Birdman : The Meaning of Flight

Alejandro Gonzalez Inarritu challenges us every step of the way. What is the meaning of life? What is the nature of love? What does it mean to be relevant? What makes you feel real?

By pushing our face into these questions, not by blowing up buildings or plundering comic book superheroes, Inarritu has emerged as the most interesting, entertaining, skillful and challenging director of the last decade. 21 Grams (2003), Babel (2006), Biutiful (2010) are all arguably the best or among the best films in the year of their release. In Birdman, he returns to unrelentingly pursue the pain of existential questions. Black humor, sudden plot turns and broad pornographic humor give us respite. But ultimately no misery will be spared in his search for answers - true or false.

Riggan Thomson (Michael Keaton), face of the action movie franchise Birdman, seeks to be relevant again by directing and starring in his Broadway adaptation of Raymond Carver's short story "What We Talk About When We Talk About Love."

The structure of theater, the elements of staging the play, are the movie's skeleton. Most of the action takes place in the narrow confines of backstage, the dressing rooms and the theater's tight, winding corridors. Make-up, soundtracks, costumes and even wigs assume character as we are asked to compare the unforgiving nature of live theater with the broader faux heroic construct of film. Flawed action hero returns to the stage of bared emotion real acting to reclaim the mantle of relevancy.

But a series of metaphorical mishaps threatens his success. Just prior to the play's previews, the leading actor is knocked out of the part by a freak stage accident. The immensely talented, wildly unpredictable, mentally unhinged Mike Shiner (Edward Norton) steps in. Norton hijacks the play, stealing the acclaim that Keaton had worked so hard for and even ransoming Keaton's daughter to his sexual ambition.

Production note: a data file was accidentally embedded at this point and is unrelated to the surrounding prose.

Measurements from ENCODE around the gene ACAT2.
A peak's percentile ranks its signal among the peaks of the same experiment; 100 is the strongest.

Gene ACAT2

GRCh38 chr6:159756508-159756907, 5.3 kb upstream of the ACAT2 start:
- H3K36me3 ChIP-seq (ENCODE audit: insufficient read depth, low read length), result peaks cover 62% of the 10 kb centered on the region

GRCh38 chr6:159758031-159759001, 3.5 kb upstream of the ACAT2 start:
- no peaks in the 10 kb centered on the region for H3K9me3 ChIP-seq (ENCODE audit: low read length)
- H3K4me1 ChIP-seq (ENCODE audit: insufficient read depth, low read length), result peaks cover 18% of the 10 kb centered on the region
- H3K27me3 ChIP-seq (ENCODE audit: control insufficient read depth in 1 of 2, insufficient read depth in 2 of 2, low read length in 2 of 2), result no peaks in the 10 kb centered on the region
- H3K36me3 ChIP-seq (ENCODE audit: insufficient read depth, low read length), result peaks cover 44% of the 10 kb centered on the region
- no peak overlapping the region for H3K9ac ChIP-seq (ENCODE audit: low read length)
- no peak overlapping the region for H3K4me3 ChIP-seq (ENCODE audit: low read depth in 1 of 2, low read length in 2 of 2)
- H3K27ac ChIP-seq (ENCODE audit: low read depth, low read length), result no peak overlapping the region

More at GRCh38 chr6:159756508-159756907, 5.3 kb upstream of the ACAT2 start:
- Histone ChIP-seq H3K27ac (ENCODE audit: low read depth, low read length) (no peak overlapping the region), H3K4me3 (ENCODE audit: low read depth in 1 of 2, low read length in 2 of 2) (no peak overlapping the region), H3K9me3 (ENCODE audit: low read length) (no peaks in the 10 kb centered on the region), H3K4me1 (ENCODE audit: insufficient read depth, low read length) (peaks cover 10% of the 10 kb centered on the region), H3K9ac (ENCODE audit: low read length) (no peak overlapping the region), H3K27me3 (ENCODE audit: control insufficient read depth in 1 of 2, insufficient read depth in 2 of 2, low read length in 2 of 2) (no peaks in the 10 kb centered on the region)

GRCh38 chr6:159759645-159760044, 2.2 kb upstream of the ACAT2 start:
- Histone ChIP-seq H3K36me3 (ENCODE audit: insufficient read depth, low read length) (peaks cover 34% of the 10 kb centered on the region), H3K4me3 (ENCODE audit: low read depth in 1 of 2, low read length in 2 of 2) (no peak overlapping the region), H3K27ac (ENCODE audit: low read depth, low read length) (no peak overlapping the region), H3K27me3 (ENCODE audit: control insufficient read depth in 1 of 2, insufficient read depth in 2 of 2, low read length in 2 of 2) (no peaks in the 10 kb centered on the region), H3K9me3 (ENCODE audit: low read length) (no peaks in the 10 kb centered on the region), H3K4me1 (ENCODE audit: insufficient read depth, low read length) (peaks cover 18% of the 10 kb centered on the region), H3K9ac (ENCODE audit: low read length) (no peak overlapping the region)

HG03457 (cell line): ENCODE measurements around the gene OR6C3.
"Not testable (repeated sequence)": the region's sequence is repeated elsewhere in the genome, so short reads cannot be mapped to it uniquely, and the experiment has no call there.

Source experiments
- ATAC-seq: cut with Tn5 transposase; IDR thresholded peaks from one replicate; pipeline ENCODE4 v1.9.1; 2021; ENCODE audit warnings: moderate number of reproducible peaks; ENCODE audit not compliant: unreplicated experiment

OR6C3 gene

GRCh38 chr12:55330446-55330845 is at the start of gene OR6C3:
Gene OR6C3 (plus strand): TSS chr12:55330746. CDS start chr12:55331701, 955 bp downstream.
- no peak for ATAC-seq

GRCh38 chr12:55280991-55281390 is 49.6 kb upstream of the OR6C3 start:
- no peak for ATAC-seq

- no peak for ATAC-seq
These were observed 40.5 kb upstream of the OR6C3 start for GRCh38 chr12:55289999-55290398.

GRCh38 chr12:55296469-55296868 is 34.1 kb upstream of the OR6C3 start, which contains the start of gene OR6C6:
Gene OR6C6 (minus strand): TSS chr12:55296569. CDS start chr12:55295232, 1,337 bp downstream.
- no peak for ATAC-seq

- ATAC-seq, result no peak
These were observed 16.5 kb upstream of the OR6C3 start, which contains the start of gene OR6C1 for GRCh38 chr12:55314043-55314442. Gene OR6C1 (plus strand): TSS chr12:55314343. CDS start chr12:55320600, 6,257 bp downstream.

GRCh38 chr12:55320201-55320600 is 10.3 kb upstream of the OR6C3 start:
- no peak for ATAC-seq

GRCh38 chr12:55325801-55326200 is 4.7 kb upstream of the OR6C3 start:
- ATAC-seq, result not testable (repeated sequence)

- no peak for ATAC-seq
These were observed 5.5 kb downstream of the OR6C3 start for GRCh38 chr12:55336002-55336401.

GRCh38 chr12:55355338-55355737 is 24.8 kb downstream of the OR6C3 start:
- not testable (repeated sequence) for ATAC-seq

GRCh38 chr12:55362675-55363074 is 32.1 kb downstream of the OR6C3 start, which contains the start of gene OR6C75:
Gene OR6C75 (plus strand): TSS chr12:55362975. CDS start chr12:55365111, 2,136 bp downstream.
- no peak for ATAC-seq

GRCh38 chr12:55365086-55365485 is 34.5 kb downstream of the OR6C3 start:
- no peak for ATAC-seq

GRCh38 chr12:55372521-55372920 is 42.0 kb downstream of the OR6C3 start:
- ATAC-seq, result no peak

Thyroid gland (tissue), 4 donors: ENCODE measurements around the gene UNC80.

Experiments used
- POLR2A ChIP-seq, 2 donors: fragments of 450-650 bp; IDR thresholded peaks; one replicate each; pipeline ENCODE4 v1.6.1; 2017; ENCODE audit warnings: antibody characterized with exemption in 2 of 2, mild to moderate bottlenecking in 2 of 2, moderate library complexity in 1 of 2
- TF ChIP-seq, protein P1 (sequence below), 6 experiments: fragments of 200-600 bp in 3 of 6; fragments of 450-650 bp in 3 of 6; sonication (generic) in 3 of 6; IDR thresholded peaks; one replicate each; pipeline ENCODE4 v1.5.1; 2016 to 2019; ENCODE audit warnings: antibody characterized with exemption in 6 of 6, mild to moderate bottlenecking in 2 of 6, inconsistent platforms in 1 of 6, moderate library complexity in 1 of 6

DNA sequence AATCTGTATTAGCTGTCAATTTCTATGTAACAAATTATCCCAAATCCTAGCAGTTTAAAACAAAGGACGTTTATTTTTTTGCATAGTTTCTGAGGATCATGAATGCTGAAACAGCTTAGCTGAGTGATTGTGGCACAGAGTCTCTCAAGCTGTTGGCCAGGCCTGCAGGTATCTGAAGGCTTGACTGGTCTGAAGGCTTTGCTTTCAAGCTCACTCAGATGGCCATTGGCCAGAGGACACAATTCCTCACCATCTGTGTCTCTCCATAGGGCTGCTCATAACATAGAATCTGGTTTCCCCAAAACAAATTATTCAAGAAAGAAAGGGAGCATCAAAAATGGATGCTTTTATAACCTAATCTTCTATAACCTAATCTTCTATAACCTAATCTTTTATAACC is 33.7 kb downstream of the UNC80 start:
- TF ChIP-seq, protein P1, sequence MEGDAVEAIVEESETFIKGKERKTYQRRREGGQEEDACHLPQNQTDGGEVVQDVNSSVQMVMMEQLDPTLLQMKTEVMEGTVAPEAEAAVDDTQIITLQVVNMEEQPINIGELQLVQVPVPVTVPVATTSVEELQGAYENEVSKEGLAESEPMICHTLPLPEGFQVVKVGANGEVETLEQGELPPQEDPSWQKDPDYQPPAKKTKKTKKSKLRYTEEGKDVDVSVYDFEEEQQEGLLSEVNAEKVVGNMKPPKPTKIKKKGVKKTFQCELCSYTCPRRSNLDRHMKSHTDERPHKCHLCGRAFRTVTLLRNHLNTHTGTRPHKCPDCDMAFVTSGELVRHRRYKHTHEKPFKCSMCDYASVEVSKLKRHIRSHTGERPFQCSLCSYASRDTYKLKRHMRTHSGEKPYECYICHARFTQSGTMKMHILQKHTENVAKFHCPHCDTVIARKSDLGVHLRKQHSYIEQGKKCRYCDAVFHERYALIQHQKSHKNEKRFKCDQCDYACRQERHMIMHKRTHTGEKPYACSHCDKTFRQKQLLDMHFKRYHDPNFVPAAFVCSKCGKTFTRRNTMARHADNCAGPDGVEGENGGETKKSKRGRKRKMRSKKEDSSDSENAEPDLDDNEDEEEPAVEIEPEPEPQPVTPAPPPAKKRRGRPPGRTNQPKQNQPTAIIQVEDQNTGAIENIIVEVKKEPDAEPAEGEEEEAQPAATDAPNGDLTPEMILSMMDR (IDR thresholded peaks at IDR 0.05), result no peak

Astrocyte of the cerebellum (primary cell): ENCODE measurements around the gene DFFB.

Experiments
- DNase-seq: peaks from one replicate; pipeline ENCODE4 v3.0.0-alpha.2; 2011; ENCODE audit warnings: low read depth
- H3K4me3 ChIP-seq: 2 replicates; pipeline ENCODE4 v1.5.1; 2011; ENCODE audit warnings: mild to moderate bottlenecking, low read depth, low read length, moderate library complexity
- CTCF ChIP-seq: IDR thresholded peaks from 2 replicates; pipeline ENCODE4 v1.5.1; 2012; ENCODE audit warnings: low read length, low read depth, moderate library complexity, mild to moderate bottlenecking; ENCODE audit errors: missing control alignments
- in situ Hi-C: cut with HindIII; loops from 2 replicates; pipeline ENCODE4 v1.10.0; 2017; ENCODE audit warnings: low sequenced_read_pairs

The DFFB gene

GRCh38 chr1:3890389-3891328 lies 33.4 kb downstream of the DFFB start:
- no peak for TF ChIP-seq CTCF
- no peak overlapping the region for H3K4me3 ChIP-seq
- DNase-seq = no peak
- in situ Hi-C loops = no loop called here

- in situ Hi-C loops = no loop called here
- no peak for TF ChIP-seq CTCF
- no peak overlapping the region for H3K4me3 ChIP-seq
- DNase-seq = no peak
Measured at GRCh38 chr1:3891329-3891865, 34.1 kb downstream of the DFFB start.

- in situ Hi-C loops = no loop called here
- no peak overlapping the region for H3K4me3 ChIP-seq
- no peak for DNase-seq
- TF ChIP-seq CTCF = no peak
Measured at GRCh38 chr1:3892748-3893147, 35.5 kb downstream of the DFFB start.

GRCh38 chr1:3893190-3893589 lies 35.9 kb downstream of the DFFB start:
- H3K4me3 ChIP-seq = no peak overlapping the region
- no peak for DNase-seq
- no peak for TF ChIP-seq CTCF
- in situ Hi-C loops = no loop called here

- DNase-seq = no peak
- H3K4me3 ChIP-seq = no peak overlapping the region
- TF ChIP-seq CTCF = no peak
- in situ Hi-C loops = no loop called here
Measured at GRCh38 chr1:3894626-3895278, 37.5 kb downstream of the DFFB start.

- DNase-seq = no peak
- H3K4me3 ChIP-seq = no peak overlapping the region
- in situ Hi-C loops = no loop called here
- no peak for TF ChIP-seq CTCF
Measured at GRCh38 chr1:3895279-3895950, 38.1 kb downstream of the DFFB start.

Keaton struggles with Norton to command the play. He struggles with his lover over her pregnancy, with his daughter to expiate his parental guilt for abandoning her and with the most important theater critic who wants to break him. As if there weren't enough turbulent plot device, Keaton must also battle his alter ego, the magical realist Birdman, the very feathered emblem of his starring role in the Birdman action series. Keaton and Norton are supported, attacked, criticized, nurtured and enabled by the stellar cast of Zach Galifianakis, Naomi Watts, Andrea Riseborough and Lindsay Duncan.

The dialogue is fast-paced, spiced with clever double entendre, Hollywood in jokes and literary and social references. The direction is crisp with fluid camera streaking through the theater's backstage, to the roof and even out into the surrounding theater district streets. At times, Keaton is shunted to the background, diminished rather than redeemed, even locked out of his own play and theater. "You're no actor," the critic Tabitha (Lindsay Duncan) tells him. "You're a celebrity. I'm going to kill your play. People love action, not talk and depressing philosophy." But Keaton persists in his raw, ribald, Icarian pursuit of relevancy and redemption. Will he fail and fall or rise and soar, finding the meaning in celebration on Broadway or even as Birdman?

Maybe the answer is with Raymond Carver, the tough working class writer whose work "What We Talk About When We Talk About Love," Keaton tries to dramatize. Inscribed on his tombstone in Port Angeles, Washington, Carter muses,

"And did you get what
you wanted from this life, even so?
I did.
And what did you want?
To call myself beloved, to feel myself
beloved in the earth."